Wholesale power prices have hit highs recently. The May and June power contracts both hit their highest levels since the turn of the year, while seasonal power contracts out to winter 2020 reached record highs spanning one to three years. This blog highlights the main causes of such notable bullishness, particularly the influences derived from the gas and commodity markets.
The driver behind the above annual highs stems primarily from the intertwined relationship between oil and gas which, despite being a historical phenomenon shaped by highly integrated markets, persists today. Generally, the relationship is evidenced in how changes in crude oil prices can have similar implications to the price movement of gas.
Observing one half of this relationship, Brent crude oil prices have been buoyant of late, reaching $75.0/bl on 24 April – their highest level since November 2014. Prices have been influenced by an array of bullish fundamentals, most of which have been geopolitical pressures stemming from events in the Middle East.
Additionally, the gas market has been subject to its own upwards pressures on prices, largely driven by the cold snap at the end of February. The ‘Beast from the East’ saw gas storage much depleted in Great Britain, as is demonstrated in Figure 1 below. This also shows an ongoing trend of low gas reserves, with stocks declining 42% since March to 0.4Bcm, far below t
Such a trend has only been strengthened by the closure of Britain’s only long-range storage site, Rough. Currently the site is in the process of using its remaining volume of cushion gas. This leaves the country to depend upon medium-range storage (MRS), LNG deliveries and pipeline imports.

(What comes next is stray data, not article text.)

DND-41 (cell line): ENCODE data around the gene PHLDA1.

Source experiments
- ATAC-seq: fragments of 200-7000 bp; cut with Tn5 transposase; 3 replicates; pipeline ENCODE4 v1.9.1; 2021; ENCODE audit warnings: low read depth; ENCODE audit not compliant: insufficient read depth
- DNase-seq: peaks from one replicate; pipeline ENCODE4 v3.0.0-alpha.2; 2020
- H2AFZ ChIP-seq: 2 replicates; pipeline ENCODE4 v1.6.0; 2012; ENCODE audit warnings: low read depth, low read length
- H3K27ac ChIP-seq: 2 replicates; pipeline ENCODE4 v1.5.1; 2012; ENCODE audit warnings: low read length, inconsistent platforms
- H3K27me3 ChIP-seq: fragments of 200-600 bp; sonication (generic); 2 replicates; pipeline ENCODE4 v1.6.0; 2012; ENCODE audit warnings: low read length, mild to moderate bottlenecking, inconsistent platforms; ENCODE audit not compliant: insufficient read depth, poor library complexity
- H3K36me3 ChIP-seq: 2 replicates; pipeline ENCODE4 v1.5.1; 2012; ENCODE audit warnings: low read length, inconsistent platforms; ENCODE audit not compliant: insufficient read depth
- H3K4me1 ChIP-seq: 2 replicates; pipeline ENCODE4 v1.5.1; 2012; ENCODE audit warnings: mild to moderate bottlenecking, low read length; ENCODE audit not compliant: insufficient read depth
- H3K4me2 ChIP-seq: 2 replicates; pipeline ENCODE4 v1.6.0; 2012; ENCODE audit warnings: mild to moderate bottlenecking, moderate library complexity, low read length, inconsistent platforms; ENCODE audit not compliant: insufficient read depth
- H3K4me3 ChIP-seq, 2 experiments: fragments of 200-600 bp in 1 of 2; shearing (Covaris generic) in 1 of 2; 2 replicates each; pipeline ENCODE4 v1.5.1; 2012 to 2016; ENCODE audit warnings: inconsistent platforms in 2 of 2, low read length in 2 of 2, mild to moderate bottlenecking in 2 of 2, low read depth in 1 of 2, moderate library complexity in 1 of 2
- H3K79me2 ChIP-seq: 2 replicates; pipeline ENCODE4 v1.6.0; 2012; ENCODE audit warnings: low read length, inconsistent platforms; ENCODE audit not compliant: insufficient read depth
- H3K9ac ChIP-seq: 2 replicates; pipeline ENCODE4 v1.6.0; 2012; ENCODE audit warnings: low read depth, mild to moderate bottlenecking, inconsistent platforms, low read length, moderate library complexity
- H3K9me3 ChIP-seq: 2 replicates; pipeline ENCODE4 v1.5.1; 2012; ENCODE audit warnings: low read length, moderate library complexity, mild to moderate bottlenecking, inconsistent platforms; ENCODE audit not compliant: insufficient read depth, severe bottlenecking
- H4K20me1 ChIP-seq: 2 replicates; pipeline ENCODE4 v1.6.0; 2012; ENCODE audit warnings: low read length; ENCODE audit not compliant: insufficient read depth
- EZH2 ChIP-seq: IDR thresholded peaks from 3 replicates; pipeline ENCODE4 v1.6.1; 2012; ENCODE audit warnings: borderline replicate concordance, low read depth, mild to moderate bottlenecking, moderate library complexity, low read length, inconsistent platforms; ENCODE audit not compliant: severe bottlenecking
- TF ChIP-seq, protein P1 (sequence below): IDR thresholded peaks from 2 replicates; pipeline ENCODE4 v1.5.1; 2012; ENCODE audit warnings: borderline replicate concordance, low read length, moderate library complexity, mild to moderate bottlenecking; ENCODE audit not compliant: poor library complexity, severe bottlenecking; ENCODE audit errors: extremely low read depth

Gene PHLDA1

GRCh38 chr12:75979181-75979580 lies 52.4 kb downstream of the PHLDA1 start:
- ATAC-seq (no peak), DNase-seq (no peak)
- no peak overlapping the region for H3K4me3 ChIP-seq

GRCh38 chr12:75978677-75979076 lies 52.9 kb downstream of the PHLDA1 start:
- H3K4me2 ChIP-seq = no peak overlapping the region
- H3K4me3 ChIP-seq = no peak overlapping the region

The concern of low storage stocks has been a persistent issue both here and the continent, with notable lows still present in Belgium and the Netherlands. This leaves many nations in precarious positions regarding freak weather events similar to those experienced already this year. Such events can exclusively cause gas demand in the period to increase or decrease by as much as 5%. As a result, European summer gas demand is forecast to rise to enable the restocking process, whereas observing the summer-winter gas spreads there is currently no incentive for UK MRS to restock.
In addition to the oil-gas relationship pressures, power prices will have also gathered momentum from strengthening EU ETS carbon prices, with the price of carbon incorporated into power prices due to the emissions costs incurred when generating electricity. Carbon reached a seven-year high of €14.2/t on 16 April. The drivers behind this growth seem to be related to the Market Stability Reserve, which appears to be working as intended to boost prices of that commodity.
Cornwall Insight’s weekly Energy Market Bulletin publication keeps track of wholesale energy commodity prices and developments in the carbon market.